Sharpshooters or snipers were often used to pick off tank crews or their accompanying infantry after the initial damage had been done by the other weapons.



German Army

Battle of Gallipoli 1915


John “Jack” Simpson Kirkpatrick (6 July 1892 – 19 May 1915), who served under the name John Simpson, was a stretcher bearer with the Australian and New Zealand Army Corps (ANZAC) during the Gallipoli Campaign in World War I. After landing at Anzac Cove on 25 April 1915, he obtained a donkey, who he called “Murphy” and began carrying wounded British Empire soldiers from the front line to the beach, for evacuation.

He continued this work for three and a half weeks, often under fire, until he was killed, during the Third attack on Anzac Cove.

Simpson and his Donkey are a part of the “Anzac legend”.



Battle of Gallipoli 1915

Future Release


William Edward ‘Billy’ Sing, DCM (2 March 1886 – 19 May 1943) was a part Chinese/ Australian soldier who served in the Australian Imperial Force during World War I, best known as a sniper during the Gallipoli Campaign He took at least 150 confirmed kills during that campaign, and may have had over 200 kills in total. One contemporary estimate put his tally at close to 300 kills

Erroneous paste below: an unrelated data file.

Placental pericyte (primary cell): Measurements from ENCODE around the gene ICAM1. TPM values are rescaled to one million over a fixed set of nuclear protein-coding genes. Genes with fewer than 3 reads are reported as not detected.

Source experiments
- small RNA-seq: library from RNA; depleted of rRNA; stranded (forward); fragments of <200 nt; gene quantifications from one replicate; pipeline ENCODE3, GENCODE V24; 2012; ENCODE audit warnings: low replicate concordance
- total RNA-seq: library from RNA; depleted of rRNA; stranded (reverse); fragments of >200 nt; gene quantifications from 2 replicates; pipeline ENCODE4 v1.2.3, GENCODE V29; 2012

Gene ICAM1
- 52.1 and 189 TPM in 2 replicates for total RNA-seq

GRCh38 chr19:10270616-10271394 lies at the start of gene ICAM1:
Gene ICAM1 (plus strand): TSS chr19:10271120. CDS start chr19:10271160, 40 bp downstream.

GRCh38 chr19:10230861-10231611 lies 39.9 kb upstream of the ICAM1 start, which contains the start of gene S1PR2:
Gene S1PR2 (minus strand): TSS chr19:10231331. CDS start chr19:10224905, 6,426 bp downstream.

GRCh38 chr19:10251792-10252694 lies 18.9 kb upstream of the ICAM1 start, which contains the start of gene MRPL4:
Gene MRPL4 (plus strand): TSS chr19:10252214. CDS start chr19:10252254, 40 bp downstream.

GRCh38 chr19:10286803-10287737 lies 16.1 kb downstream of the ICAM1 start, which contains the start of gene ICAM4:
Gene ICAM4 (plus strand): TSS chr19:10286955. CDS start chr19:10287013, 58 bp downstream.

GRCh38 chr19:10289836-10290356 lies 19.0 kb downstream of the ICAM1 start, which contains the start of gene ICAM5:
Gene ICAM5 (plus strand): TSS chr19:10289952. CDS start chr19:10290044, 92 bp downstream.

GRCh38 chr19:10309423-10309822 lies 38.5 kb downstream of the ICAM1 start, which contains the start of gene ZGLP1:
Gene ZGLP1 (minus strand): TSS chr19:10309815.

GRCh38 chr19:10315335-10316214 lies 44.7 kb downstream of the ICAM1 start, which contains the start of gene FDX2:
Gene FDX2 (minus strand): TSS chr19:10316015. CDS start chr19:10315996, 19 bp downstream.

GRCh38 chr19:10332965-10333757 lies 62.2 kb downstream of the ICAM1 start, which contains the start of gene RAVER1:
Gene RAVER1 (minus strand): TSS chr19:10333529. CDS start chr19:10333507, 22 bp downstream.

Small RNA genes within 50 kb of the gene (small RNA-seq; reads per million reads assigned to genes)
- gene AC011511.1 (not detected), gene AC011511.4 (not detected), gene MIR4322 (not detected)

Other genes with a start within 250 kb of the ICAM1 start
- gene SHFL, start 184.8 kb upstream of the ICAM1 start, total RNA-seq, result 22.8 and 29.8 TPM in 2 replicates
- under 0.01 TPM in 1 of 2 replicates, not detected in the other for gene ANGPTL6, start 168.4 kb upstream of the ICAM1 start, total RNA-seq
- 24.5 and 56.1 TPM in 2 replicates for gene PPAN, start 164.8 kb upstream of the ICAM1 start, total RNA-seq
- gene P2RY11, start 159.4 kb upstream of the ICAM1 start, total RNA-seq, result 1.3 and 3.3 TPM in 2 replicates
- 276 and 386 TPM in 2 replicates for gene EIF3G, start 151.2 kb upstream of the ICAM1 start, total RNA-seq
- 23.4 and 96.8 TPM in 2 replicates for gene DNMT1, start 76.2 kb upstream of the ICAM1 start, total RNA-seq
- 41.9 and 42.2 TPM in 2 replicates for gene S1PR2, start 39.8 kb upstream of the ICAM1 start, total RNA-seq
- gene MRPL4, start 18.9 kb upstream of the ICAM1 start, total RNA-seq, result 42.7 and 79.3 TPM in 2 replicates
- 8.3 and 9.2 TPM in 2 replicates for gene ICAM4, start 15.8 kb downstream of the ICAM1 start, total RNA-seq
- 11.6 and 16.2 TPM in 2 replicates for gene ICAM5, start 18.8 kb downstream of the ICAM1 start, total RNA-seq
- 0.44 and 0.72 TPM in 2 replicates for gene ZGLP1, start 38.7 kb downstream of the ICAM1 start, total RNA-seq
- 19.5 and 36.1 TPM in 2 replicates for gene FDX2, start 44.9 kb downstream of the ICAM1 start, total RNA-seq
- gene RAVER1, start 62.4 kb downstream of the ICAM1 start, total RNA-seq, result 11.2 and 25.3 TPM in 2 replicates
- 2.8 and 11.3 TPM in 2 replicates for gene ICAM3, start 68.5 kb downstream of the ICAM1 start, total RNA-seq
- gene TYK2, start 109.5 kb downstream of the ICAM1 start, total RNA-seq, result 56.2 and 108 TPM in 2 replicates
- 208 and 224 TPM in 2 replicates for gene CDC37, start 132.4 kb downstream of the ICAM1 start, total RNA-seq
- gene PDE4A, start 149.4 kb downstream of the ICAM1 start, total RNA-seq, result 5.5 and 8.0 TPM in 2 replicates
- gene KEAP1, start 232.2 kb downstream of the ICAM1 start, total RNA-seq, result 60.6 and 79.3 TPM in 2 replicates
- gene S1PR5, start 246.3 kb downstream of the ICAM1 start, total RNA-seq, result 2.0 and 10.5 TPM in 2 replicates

A biography by John Hamilton, Gallipoli Sniper: The life of Billy Sing, was published in 2008.

Biographer John Hamilton described the Turkish terrain thus: “It is a country made for snipers. The Anzac and Turkish positions often overlooked each other. Each side sent out marksmen to hunt and stalk and snipe, to wait and shoot and kill, creeping with stealth through the green and brown shrubbery …” Sing was partnered with spotters Ion ‘Jack’ Idriess and, later, Tom Sheehan. The spotter’s task was to observe (spot) the surrounding terrain and alert the sniper to potential targets. Idriess described Sing as “a little chap, very dark, with a jet black moustache and goatee beard. A picturesque looking mankiller. He is the crack shot of the Anzacs.”